Manila BAY - Will it become the Tourist & Financial Center?
Some think so - But various embedded interests will not make an easy transition.
And some new plans may be too ambitious... new visions keep getting announced, while the market waits to see how M-Bay will absorb a +188%
growth in Condos other the next 3-4 years
Manila Bay's Entertainment City / MOA already has casinos and projects racing towards completion - and some want to add more, like Solar City
The Future City Masterplan of Mall of Asia Complex and Manila Bay
ASIA'S FUTURE CITIES: A fight for the sunset as opposition surrounds Manila Bay "Solar City" project
- By Jack Board
- 25 Feb 2017
: Solar City would stick out into Manila Bay
MANILA: Watching a red sun dip below the horizon on Manila Bay is something special for many Filipinos.
Amid a fast-developing city, it is a point of nostalgia. It embodies memory and remains a daily reflection of warmth.
But the future view is going to be radically different.
From the water, new land will soon be forged for an ambitious 148-hectare reclamation project that will see a metropolis rise out of the bay and tower over the former “Pearl of the Orient”.
: Solar City image
Solar City plans promise striking and ambitious architecture.
With a nod to the iconic sunset, the development named Solar City is projected as visionary, inspired, even revolutionary. Manila, the developers say, will finally have something iconic.
It promises to combine residential, tourism and business infrastructure, notably including an international cruise ship terminal, vast green space and a monorail transport system designed to improve interconnectivity with the rest of the city.
Manila currently has no dedicated finance area – with surrounding cities like Makati and Tagiug now the centres where money flows instead. Solar City aims to become a new hub for high flyers while also providing jobs to hundreds of thousands of people.
“Solar City, the way we envision it, will be a six-star development,” said Wilson Tieng, president of Manila Goldcoast Development Corporation (MGDC), the group behind the project.
“It’s been a 25 year journey for us and it’s only just starting.”
Solar City, in its various forms, has been stalled for a generation – MGDC first won the contract back in 1991 – due to various protests over environmental concerns.
But with the support of powerful figures at local and national levels of government, there appears no holding it back any further.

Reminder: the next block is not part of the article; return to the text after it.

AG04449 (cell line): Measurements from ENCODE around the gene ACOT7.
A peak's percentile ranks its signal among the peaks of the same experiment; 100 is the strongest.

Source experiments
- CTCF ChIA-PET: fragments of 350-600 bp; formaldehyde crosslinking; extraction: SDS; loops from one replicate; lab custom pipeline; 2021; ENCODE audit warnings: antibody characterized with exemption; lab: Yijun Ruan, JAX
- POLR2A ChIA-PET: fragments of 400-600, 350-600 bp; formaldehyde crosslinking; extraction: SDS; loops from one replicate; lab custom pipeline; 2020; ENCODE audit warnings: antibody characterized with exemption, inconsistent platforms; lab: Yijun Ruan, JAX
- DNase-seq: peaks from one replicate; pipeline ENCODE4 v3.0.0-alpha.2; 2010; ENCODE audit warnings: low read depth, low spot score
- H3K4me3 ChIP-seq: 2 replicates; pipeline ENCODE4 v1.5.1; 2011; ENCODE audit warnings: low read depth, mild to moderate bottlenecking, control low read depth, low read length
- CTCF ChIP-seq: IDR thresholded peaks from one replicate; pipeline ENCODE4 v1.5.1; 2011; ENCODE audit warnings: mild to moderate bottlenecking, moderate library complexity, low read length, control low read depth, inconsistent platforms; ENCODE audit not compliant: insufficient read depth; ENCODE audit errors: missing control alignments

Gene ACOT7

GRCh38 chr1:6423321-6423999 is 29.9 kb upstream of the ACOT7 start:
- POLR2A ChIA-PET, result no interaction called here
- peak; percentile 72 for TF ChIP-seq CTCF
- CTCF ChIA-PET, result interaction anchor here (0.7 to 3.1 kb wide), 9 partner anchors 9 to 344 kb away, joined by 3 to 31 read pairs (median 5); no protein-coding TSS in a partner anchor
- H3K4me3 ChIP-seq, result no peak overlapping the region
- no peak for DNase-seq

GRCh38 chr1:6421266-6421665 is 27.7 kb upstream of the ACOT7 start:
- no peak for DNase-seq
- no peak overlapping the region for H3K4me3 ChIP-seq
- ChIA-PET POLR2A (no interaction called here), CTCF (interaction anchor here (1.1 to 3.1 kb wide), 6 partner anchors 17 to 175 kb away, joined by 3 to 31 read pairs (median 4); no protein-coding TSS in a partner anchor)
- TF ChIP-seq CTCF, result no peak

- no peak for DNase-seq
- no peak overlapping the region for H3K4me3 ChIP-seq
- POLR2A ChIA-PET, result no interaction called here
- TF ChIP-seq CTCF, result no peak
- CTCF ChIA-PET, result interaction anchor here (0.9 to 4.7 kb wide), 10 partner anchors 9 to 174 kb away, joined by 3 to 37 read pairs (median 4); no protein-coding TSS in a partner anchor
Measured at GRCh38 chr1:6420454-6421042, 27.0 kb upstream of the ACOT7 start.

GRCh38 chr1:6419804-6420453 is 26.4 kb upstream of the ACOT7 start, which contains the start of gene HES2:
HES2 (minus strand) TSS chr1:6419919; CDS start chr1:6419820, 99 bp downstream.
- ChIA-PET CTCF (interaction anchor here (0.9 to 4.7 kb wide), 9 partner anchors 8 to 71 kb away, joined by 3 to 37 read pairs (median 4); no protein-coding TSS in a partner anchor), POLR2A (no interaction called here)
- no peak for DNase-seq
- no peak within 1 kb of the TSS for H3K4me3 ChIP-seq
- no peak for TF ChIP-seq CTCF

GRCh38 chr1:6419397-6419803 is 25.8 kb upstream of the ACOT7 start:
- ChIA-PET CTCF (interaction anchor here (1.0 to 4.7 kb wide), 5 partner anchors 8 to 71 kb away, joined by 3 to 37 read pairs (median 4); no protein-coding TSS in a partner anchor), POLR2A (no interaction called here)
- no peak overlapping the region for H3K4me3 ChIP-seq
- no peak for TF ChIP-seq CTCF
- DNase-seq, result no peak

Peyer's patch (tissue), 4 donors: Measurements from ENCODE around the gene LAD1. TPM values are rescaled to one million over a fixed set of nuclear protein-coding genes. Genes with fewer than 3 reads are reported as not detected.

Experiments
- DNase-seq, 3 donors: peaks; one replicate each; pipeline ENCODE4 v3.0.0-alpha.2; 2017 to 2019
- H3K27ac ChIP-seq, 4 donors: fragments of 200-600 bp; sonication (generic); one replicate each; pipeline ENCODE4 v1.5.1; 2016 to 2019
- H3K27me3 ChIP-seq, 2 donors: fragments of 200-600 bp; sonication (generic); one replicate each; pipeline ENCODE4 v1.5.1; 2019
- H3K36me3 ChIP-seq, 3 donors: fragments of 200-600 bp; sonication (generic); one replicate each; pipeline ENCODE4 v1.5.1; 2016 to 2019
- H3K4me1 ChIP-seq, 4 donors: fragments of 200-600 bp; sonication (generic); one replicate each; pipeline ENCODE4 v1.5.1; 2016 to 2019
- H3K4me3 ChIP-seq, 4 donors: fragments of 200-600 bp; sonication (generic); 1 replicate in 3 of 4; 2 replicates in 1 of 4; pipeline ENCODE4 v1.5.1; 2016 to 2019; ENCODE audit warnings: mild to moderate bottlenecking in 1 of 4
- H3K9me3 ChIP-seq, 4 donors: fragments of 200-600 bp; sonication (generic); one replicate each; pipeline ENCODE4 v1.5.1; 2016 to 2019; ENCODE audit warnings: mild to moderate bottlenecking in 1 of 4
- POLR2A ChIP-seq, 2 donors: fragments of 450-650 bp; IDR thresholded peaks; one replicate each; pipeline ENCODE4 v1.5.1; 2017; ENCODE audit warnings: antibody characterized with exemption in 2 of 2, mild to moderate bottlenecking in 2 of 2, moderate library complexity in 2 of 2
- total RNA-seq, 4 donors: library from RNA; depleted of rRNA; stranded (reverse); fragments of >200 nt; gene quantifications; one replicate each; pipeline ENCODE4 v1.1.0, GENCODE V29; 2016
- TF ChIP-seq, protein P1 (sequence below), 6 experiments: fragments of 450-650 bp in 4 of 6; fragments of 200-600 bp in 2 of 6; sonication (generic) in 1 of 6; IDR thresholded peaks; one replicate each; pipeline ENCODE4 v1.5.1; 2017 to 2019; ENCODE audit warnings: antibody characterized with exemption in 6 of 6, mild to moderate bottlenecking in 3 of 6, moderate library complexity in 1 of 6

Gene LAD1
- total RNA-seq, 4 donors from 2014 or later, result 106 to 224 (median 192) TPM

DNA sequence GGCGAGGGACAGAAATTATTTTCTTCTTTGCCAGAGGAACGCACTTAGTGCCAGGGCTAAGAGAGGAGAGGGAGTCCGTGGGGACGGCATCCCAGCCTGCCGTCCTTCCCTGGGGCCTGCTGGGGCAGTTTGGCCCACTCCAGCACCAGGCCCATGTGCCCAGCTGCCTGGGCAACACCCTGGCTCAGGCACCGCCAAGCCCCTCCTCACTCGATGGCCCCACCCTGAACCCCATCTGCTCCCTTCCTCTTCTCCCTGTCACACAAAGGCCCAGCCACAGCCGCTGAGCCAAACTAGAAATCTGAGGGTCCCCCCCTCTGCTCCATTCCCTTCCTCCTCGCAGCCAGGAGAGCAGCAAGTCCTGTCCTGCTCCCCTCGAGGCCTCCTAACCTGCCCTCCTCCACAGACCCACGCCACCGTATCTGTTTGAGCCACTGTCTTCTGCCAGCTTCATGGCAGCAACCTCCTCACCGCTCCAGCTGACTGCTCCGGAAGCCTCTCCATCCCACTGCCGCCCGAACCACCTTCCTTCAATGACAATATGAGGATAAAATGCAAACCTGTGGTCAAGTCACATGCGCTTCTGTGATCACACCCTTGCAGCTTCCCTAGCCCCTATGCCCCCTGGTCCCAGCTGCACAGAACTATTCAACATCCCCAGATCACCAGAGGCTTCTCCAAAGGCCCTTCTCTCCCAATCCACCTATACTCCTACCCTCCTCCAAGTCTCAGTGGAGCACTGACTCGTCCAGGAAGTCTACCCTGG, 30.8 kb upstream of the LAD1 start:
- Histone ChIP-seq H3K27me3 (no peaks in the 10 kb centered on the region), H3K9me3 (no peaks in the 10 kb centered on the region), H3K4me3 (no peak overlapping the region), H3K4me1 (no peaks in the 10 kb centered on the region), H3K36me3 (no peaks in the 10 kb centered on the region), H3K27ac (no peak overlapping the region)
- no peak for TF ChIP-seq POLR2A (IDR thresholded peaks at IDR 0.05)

Manila City Mayor Joseph Estrada, in support of the project, has said he wants to bring “untold economic benefits” to the city by tapping the billions of pesos of tax revenue expected to be raised in the coming decades. Meantime, President Rodrigo Duterte’s backing was seen as the thrust that finally gave Solar City the green light.FIshermen continue to ply their trade where the reclamation project is scheduled to imminently begin. (Photo: Jack Board)
“It shows the vision now of the new government at looking at the engines for higher growth,” said Edmundo Lim, Vice Chairman of MGDC and the man leading the push for the development since its inception.
“The 25 years have not all been wasted. Since we started this project a lot of new developments, new technologies and new ideas have come about. It could be a blessing that we were delayed so long,” he said.
Indeed, the proposed technology fitted to the new city is slated as world best. Using Singapore as an inspiration, Solar City plans to incorporate “enviable” innovative forms of renewable energy, waste water recycling, rain water collection, waste disposal and sea protection systems.The project is forecast to be completed within ten years.
An urban aquaculture centre and growing rice terraces within the city are also parts of the vision. “We owe it to the world for all of the new technologies and the new developments from which we can step up from.” Lim said.
“We are building for the future generations, it’s not enough today to just build a city, the buildings and roads and parks.
“We have to look at the effects of global warming, the effects of bigger population, the effects of waste disposal systems, so all of this has been taken into consideration.”
Yet, despite these promises, the entire concept has attracted a consistent chorus of opposition, from environmentalists to fisher folk to urban planners.